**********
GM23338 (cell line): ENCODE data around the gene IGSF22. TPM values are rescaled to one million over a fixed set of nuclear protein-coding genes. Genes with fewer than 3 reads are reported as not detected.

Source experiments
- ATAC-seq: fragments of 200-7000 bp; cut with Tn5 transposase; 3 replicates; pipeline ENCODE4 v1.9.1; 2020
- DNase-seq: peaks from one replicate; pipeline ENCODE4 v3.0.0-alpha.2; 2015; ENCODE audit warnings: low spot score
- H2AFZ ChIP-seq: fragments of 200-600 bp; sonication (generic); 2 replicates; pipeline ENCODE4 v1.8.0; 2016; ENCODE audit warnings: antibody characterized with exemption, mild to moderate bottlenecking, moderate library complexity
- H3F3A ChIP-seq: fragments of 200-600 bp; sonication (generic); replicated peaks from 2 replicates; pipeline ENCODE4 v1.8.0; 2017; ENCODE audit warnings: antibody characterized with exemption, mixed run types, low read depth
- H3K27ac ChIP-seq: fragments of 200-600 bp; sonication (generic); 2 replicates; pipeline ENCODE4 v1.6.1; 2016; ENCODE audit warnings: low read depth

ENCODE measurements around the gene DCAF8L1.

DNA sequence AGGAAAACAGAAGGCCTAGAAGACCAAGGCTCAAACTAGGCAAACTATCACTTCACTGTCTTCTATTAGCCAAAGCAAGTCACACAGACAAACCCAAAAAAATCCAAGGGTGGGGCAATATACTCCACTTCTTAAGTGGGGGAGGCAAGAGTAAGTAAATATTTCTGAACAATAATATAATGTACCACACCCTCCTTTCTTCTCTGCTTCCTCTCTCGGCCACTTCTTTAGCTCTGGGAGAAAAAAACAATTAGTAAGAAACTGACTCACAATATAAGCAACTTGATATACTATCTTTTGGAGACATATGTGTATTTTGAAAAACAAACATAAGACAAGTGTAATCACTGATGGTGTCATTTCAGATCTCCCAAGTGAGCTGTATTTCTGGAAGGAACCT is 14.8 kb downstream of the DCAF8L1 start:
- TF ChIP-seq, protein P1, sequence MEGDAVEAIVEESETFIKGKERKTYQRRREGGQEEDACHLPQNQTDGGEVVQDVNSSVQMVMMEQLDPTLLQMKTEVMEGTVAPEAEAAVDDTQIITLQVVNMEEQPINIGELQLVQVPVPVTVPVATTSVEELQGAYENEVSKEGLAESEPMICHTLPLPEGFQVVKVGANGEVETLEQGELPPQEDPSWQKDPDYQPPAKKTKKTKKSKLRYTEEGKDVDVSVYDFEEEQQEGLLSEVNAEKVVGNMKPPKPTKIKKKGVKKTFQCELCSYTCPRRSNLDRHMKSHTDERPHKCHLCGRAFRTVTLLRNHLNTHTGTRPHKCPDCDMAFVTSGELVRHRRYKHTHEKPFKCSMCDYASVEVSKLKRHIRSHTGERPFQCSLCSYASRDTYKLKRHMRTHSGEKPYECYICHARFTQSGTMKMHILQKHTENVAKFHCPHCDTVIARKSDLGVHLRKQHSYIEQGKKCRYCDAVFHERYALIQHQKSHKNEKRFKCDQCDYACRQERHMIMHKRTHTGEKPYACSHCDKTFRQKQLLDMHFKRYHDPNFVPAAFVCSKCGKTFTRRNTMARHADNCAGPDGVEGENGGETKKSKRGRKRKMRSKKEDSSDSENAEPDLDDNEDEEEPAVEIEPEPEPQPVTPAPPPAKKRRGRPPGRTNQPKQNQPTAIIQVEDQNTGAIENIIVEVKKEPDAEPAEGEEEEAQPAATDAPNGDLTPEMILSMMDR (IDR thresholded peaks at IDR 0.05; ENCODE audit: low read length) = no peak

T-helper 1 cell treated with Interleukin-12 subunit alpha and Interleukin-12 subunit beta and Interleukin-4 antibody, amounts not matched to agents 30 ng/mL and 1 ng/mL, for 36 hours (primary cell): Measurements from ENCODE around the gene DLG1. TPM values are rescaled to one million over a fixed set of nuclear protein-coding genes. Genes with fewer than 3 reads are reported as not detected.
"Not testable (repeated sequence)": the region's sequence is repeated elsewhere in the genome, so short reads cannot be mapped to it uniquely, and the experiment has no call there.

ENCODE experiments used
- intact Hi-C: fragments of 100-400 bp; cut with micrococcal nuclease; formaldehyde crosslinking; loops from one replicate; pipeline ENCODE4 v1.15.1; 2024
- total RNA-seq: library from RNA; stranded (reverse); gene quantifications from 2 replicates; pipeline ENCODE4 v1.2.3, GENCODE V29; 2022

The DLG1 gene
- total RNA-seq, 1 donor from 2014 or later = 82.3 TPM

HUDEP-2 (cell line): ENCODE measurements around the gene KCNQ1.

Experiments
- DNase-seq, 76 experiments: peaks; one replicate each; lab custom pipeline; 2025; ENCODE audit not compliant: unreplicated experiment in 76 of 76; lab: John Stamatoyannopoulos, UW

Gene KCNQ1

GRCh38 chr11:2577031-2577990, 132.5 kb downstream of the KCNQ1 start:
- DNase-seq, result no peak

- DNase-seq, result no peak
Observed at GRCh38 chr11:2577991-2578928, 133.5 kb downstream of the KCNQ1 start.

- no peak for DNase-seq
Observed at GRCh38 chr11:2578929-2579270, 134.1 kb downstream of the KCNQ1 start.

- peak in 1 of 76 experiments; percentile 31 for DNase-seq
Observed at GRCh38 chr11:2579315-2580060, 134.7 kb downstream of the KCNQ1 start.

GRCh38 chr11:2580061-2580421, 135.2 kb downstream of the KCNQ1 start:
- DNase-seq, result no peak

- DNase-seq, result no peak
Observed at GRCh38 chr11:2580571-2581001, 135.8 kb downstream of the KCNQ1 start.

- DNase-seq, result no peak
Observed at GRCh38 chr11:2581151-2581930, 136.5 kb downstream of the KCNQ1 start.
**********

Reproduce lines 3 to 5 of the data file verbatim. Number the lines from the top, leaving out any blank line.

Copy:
- ATAC-seq: fragments of 200-7000 bp; cut with Tn5 transposase; 3 replicates; pipeline ENCODE4 v1.9.1; 2020
- DNase-seq: peaks from one replicate; pipeline ENCODE4 v3.0.0-alpha.2; 2015; ENCODE audit warnings: low spot score
- H2AFZ ChIP-seq: fragments of 200-600 bp; sonication (generic); 2 replicates; pipeline ENCODE4 v1.8.0; 2016; ENCODE audit warnings: antibody characterized with exemption, mild to moderate bottlenecking, moderate library complexity